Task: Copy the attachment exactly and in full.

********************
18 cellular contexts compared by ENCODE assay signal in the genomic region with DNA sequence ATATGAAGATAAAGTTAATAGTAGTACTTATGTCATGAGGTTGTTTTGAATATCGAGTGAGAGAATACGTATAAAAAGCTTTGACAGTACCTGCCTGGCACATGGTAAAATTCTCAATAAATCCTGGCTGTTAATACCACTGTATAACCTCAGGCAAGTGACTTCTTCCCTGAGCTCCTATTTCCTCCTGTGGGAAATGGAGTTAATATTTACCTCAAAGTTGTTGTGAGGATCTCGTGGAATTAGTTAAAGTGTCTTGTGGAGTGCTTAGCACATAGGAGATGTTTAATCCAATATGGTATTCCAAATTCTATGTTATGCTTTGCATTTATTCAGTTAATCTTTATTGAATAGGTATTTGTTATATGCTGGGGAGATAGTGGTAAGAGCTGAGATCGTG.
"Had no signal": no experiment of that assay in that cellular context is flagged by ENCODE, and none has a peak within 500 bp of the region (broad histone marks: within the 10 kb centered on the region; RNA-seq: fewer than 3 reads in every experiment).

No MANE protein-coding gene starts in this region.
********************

18 cellular contexts compared by ENCODE assay signal in the genomic region with DNA sequence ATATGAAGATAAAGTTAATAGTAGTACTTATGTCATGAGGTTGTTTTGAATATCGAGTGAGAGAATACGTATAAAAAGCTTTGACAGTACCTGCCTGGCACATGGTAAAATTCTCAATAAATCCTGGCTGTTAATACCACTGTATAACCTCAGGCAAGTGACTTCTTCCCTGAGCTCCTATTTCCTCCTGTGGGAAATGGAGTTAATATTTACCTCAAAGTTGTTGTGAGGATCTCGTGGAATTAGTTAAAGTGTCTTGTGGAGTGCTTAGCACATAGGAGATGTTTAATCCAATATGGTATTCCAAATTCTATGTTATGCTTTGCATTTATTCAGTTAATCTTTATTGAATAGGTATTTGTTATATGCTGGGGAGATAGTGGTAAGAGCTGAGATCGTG.
"Had no signal": no experiment of that assay in that cellular context is flagged by ENCODE, and none has a peak within 500 bp of the region (broad histone marks: within the 10 kb centered on the region; RNA-seq: fewer than 3 reads in every experiment).

No MANE protein-coding gene starts in this region.